In a testimony almost too facepalm-worthy to cover in non-satirical news, DEA special agent Matt Fairbanks presented to Utah’s Senate panel a rather unconventional argument against the implementation of a medical marijuana bill: what about the rabbits?
“I come to represent the actual science, and I come with some severe concerns,” Fairbanks prefaced. In his experience as a member of the “marijuana eradication” team, he witnessed grow sites with “rabbits that had cultivated a taste for the marijuana, where one of them refused to leave us, and we took all the marijuana around him, but his natural instincts to run were somehow gone."
Fairbanks goes on to cite other environmental concerns associated with deforestation and pesticides, issues that apply to all agriculture – not just cannabis. But perhaps he doesn’t realize that a legal and regulated system would allow cultivators to operate in farmlands far away from the mountain-dwelling fauna.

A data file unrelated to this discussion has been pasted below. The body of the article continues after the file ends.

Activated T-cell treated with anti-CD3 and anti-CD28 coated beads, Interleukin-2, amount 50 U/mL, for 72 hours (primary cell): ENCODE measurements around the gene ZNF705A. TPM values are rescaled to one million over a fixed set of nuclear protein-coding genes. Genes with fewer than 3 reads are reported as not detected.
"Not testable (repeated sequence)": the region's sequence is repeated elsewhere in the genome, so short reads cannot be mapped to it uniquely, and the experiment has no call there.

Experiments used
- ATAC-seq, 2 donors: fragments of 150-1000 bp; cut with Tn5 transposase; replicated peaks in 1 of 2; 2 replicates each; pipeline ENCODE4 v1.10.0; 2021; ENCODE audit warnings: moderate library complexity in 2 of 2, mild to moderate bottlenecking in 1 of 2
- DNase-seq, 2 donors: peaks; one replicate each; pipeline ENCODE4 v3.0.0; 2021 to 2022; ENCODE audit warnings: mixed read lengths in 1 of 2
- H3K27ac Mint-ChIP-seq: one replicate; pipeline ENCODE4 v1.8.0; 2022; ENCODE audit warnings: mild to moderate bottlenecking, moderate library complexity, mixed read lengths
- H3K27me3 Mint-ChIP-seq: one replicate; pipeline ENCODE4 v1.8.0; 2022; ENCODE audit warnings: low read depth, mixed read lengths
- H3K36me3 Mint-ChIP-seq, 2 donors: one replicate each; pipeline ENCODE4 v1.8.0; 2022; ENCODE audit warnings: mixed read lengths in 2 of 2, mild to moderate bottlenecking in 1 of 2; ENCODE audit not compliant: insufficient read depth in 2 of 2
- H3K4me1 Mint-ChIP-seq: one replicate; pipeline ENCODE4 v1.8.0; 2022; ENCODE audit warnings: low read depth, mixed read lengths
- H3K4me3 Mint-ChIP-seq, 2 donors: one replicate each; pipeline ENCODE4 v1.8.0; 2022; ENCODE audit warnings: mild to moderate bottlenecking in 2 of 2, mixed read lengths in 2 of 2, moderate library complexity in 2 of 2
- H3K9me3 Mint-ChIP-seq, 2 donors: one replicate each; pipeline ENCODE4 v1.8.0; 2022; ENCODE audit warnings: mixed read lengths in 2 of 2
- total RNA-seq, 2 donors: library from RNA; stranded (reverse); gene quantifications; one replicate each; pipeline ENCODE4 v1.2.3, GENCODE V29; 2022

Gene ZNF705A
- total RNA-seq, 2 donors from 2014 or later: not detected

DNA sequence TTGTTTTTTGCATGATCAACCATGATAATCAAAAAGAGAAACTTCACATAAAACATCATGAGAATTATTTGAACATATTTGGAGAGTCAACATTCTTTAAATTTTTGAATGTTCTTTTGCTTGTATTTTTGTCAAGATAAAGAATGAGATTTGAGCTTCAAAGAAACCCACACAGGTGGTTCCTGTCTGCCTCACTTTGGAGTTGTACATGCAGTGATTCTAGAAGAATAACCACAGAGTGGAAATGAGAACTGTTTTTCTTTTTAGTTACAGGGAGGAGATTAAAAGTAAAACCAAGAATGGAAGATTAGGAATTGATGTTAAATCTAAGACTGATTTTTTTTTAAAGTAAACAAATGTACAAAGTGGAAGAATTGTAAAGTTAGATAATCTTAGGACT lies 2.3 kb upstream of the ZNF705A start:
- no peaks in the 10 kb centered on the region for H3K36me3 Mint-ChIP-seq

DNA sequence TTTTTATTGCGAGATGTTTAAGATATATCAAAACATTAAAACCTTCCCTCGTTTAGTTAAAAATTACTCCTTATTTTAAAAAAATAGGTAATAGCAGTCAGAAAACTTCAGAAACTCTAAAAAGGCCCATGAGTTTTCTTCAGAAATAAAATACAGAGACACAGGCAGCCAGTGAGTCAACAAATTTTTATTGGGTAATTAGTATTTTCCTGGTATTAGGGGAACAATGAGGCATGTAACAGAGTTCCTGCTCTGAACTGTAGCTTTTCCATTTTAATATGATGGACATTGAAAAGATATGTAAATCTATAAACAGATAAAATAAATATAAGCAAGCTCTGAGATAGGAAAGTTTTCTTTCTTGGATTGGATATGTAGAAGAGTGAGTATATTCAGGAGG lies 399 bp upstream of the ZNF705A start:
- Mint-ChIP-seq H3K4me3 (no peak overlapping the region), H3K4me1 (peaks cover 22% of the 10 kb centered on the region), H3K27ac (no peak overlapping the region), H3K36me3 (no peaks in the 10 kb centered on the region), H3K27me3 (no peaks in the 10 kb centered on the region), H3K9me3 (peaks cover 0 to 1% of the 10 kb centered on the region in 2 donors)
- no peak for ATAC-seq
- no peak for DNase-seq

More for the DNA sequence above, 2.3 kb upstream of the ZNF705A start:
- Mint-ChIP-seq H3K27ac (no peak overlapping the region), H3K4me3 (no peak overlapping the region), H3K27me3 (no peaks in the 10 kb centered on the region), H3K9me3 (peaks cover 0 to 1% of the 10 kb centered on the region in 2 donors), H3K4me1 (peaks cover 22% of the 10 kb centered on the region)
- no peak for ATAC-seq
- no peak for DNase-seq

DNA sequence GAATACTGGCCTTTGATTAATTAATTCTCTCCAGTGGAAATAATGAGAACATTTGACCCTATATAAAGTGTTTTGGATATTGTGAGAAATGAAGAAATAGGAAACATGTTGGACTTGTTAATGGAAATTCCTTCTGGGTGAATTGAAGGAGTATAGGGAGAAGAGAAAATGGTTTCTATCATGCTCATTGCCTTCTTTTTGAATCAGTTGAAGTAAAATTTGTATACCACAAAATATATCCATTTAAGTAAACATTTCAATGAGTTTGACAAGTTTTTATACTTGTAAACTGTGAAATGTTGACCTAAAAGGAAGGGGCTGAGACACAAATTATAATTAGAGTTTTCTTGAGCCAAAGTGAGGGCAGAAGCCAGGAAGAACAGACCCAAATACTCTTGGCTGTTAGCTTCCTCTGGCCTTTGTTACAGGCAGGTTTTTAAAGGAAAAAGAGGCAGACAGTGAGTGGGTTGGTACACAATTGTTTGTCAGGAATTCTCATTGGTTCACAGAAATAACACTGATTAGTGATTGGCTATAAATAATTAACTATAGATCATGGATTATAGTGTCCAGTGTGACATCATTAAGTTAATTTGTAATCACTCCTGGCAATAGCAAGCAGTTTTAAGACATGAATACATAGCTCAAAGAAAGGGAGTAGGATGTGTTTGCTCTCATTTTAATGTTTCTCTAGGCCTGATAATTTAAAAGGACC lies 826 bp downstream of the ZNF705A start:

“I deal with facts. I deal with science.” Fairbanks said. “I stand behind the information that is presented by our researchers and scientists that look out for the public’s good.” So in the eyes of the DEA, the public good is constituted by the incarceration of non-violent drug offenders, the spending of millions of tax dollars on a failed War on Drugs, the withholding of medicine from the sick and dying, the perpetuation of transnational drug trafficking and violence, and last but certainly not least, the sobriety of this great nation’s rabbit population.
The panel apparently didn’t share the same concern for couchlocked rabbits as Fairbanks and approved the bill for passage to the Senate, where it will be discussed next week.
(Hat tip to Washington Post for this editorial gem.)
Image credit: Chrisbb via Photopin CC